But big budget quality science fiction movies like 2001: A Space Odyssey and Planet of the Apes were few and far between. Heck, sci fi movies of any kind were scarce, even low budget B-movies. Special effects were known to break budgets and make recouping the studio’s investment a hard fought battle. 

So to have a movie in this genre that actually lived up to its hype was like getting extra presents at Christmas.

And speaking of extra presents, Star Wars merchandise definitely delivered. It was the franchise that took the world by storm. The mountains of action figures, posters, comic books, lunch pails, school supplies, vehicles and games were just astounding. 

It was a juggernaut, unstoppable and all powerful. 

I can remember buying up the first series of action figures (Yes, I still have them, but some of the light sabers are a bit chewed. What can I say? As a kid I had an oral fixation.), the toy x-wing fighter, and a landspeeder.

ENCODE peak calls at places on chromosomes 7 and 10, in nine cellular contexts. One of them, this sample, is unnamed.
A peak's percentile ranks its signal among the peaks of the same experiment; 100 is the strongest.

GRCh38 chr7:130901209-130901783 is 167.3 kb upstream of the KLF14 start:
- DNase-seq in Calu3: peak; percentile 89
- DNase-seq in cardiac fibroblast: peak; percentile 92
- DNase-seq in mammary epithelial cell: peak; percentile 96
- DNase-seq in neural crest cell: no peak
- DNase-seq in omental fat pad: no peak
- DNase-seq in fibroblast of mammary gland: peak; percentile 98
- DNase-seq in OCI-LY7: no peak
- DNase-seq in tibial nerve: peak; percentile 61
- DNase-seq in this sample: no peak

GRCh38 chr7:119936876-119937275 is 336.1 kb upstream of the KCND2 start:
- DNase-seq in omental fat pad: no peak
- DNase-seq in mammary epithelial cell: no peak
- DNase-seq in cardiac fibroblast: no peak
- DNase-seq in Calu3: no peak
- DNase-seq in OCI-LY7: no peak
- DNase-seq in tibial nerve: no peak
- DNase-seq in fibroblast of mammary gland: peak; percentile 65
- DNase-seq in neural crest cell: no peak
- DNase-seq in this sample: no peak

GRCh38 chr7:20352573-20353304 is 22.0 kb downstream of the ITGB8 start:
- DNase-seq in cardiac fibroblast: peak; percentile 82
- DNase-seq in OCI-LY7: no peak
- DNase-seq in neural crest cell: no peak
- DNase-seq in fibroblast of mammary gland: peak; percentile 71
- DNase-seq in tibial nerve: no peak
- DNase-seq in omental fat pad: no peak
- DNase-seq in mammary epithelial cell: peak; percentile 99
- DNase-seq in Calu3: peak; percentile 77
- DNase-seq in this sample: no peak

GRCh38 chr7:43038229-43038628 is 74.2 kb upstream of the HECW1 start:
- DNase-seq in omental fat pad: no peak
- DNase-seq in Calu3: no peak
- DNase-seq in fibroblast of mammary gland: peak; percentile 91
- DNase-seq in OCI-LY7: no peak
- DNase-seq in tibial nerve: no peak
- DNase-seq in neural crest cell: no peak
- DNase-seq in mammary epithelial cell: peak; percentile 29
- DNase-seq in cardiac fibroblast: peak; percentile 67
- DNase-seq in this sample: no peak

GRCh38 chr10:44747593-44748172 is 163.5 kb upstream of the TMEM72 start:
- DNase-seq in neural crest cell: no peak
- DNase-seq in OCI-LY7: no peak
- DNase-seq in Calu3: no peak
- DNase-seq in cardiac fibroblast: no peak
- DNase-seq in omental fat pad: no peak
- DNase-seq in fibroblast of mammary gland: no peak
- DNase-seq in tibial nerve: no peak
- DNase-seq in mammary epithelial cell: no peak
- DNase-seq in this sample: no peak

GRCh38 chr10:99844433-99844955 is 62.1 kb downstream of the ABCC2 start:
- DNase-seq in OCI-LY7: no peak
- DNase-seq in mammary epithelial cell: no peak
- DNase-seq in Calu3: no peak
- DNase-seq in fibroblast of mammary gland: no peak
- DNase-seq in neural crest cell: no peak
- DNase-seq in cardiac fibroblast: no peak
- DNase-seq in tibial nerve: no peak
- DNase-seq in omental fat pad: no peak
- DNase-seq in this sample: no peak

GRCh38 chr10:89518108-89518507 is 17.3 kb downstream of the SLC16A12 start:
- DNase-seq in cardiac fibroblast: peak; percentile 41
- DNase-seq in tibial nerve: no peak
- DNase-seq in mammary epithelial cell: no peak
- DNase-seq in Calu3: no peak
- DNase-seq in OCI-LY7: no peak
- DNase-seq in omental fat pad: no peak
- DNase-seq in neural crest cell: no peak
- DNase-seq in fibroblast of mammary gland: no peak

Years later, I got beat up in middle school for sporting a Star Wars digital watch. My room had a big mirror showing R2D2 and C3PO standing in the desert on Tatooine. I thought nothing of putting on John William’s movie score while relaxing. 

Since those tender years I’ve bought a whole mess of the expanded universe Star Wars novels and comic books. These days, I find myself sharing Lego Star Wars and Star Wars: Battlefront video games with my kid.

If there’s one thing I’m thankful for it’s that I grew up basking in the warm glow of Lucas’s first trilogy.

And if there’s one thing that tarnishes that glow ever so slightly, it’s the thought that Lucas screwed all that up with three sequels bled of all the magic and wonder that the first movie engendered.

 Melt it! Melt it! Kill it with FIRE!

I’m not going to go into the how or why I think the prequels are bad. Mr. Plinket at RedLetterMedia (NSFW) already covered that. I’ll leave that laundry to dirty up another blog. 

What I will go into is this: